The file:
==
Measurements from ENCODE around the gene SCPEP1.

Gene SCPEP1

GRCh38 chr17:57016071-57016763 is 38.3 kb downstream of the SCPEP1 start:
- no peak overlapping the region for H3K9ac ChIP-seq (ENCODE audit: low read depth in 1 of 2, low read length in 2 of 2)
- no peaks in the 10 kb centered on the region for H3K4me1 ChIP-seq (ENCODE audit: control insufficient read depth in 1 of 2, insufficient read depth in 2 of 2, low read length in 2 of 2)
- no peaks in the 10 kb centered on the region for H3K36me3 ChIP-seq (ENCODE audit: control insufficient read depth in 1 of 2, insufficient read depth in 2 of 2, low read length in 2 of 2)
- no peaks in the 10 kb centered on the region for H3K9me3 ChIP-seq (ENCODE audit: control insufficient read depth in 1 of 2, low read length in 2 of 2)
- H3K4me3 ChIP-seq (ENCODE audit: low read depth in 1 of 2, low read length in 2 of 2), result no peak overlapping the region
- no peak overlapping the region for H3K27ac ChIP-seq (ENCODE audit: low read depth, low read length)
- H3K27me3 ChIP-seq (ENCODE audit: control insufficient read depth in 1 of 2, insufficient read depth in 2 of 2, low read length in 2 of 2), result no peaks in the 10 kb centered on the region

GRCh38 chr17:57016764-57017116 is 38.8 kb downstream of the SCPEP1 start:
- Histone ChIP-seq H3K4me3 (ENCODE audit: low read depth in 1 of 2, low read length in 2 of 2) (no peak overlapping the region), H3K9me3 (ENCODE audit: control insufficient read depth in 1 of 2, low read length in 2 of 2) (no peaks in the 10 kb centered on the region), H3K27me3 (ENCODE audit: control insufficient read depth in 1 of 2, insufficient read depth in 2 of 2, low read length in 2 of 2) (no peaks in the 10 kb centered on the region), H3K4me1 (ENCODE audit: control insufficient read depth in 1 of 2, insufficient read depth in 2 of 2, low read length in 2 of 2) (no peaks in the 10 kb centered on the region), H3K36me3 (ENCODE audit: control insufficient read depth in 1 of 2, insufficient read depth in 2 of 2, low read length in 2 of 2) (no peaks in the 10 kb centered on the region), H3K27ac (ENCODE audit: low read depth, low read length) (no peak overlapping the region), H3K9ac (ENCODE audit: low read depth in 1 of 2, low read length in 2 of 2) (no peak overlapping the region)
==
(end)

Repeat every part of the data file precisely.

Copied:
Measurements from ENCODE around the gene SCPEP1.

Gene SCPEP1

GRCh38 chr17:57016071-57016763 is 38.3 kb downstream of the SCPEP1 start:
- no peak overlapping the region for H3K9ac ChIP-seq (ENCODE audit: low read depth in 1 of 2, low read length in 2 of 2)
- no peaks in the 10 kb centered on the region for H3K4me1 ChIP-seq (ENCODE audit: control insufficient read depth in 1 of 2, insufficient read depth in 2 of 2, low read length in 2 of 2)
- no peaks in the 10 kb centered on the region for H3K36me3 ChIP-seq (ENCODE audit: control insufficient read depth in 1 of 2, insufficient read depth in 2 of 2, low read length in 2 of 2)
- no peaks in the 10 kb centered on the region for H3K9me3 ChIP-seq (ENCODE audit: control insufficient read depth in 1 of 2, low read length in 2 of 2)
- H3K4me3 ChIP-seq (ENCODE audit: low read depth in 1 of 2, low read length in 2 of 2), result no peak overlapping the region
- no peak overlapping the region for H3K27ac ChIP-seq (ENCODE audit: low read depth, low read length)
- H3K27me3 ChIP-seq (ENCODE audit: control insufficient read depth in 1 of 2, insufficient read depth in 2 of 2, low read length in 2 of 2), result no peaks in the 10 kb centered on the region

GRCh38 chr17:57016764-57017116 is 38.8 kb downstream of the SCPEP1 start:
- Histone ChIP-seq H3K4me3 (ENCODE audit: low read depth in 1 of 2, low read length in 2 of 2) (no peak overlapping the region), H3K9me3 (ENCODE audit: control insufficient read depth in 1 of 2, low read length in 2 of 2) (no peaks in the 10 kb centered on the region), H3K27me3 (ENCODE audit: control insufficient read depth in 1 of 2, insufficient read depth in 2 of 2, low read length in 2 of 2) (no peaks in the 10 kb centered on the region), H3K4me1 (ENCODE audit: control insufficient read depth in 1 of 2, insufficient read depth in 2 of 2, low read length in 2 of 2) (no peaks in the 10 kb centered on the region), H3K36me3 (ENCODE audit: control insufficient read depth in 1 of 2, insufficient read depth in 2 of 2, low read length in 2 of 2) (no peaks in the 10 kb centered on the region), H3K27ac (ENCODE audit: low read depth, low read length) (no peak overlapping the region), H3K9ac (ENCODE audit: low read depth in 1 of 2, low read length in 2 of 2) (no peak overlapping the region)